New York/Washington, Nov. 25, 2020
The White House has given approval for U.S. President-elect Joe Biden to receive the president’s daily intelligence brief “as part of the support to the transition.”
A spokesperson in the Office of the Director of National Intelligence (ODNI) disclosed this in a statement on Tuesday.
“Following the statutory direction of the Presidential Transition Act, ODNI will provide requested support to the transition team.
“This afternoon the White House approved ODNI to move forward with providing the PDB (president’s daily brief) as part of the support to the transition,” the official said.
The decision came a day after the President Donald Trump administration finally gave its nod for the transition process to begin.
The transition process had been on hold since Biden was projected winner of the Nov. 3 election due to Trump’s refusal to concede.
With the latest move, the president-elect will now have access to the latest classified field intelligence reports about major national security threats around the globe, according to Reuters.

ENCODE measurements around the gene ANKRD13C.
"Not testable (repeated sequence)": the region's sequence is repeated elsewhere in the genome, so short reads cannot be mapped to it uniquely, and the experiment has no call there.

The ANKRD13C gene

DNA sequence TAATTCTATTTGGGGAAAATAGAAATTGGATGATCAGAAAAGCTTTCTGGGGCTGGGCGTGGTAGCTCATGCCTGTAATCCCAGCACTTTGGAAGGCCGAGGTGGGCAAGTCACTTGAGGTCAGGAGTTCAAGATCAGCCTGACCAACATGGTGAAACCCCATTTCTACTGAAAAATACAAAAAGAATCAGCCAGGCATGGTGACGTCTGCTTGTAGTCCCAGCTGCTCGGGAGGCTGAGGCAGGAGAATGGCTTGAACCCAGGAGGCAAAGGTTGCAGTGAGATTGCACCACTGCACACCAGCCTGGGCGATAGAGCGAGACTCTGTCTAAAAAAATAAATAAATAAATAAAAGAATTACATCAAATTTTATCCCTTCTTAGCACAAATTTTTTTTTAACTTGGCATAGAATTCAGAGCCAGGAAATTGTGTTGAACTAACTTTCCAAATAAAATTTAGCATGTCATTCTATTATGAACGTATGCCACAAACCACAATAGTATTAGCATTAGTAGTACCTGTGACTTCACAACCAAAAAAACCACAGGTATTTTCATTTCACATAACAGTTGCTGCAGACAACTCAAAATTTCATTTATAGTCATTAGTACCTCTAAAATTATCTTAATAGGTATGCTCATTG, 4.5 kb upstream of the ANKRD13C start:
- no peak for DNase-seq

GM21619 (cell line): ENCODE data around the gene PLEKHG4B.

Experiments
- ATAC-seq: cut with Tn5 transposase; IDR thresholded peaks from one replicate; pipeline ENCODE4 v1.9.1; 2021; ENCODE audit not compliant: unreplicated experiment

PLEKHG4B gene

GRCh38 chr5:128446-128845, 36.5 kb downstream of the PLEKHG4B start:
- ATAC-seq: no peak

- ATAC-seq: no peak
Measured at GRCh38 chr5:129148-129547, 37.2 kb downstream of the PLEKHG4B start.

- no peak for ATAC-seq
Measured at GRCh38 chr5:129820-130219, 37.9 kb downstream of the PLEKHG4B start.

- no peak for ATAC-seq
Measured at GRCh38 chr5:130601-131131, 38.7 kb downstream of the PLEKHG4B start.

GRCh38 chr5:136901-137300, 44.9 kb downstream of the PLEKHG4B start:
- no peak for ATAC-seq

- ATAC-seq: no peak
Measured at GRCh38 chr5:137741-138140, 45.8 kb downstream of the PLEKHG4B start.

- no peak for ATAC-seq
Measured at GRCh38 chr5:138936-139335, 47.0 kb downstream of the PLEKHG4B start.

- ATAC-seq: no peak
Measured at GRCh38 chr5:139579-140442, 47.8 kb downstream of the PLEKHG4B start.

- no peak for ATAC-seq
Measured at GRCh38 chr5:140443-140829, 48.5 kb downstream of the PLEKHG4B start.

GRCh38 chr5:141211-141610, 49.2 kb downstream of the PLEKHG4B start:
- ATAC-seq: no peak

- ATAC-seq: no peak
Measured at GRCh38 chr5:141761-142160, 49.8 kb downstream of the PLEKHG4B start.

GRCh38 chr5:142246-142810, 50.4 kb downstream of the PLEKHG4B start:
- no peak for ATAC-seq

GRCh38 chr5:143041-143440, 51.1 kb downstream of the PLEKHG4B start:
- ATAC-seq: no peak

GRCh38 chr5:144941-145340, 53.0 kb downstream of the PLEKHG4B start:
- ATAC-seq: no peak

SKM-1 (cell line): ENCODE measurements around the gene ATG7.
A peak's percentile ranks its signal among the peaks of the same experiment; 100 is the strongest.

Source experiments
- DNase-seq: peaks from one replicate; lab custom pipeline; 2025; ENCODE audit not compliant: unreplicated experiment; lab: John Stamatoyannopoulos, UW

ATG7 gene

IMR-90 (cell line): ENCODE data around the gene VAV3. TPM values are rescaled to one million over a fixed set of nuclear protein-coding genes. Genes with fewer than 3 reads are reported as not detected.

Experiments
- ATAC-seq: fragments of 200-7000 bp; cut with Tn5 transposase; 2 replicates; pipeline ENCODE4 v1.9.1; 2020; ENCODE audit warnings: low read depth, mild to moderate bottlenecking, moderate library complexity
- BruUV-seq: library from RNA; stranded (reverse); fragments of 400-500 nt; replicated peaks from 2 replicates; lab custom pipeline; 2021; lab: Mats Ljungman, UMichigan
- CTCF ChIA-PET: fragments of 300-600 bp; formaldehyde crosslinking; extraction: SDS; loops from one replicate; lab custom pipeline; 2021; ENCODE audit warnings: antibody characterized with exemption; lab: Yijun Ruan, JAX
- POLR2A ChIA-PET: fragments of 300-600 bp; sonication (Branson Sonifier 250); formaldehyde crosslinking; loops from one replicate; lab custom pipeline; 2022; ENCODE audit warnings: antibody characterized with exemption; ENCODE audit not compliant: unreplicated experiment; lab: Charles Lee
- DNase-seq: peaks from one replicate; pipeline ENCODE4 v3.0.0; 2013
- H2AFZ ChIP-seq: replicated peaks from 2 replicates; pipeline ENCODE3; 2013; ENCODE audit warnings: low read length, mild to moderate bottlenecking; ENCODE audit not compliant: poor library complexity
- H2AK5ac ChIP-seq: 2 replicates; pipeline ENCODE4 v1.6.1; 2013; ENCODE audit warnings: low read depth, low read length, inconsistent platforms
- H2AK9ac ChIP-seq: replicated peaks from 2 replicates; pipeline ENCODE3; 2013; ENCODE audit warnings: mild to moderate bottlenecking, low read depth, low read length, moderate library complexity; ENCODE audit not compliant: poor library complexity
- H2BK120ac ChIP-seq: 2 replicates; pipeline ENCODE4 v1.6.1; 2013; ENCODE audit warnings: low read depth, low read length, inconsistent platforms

Meanwhile, Biden on Tuesday presented his future national security team to the public, highlighting their decades of experience in public service.
He stressed that his nominees would help return the U.S. to its position as a global leader following the unpredictable years of the Trump administration.
”If confirmed by the Senate, his nominees would include the first Latino to lead the U.S. Department of Homeland Security and the first woman to be director of national intelligence.
“I’ve long said that America leads not only by the example of our power, but by the power of our example.
”And I’m proud to put forward this incredible team that will lead by example,” Biden said.
Both Antony Blinken, Biden’s pick for secretary of state, and Alejandro Mayorkas, the future administration’s nominee for secretary of the Department of Homeland Security, described how their families fled communist regimes in Europe and Latin America and eventually settled in the U.S.
Among the speakers was former secretary of state John Kerry, who Biden nominated to be the first presidential envoy for climate.
Kerry noted that the U.S. will rejoin the Paris climate agreement on the first day after Biden takes office, and will take additional steps to combat climate change over the next four years.
“America is back, multilateralism is back, diplomacy is back,” said Biden’s nominee for ambassador to the United Nations, Linda Thomas-Greenfield.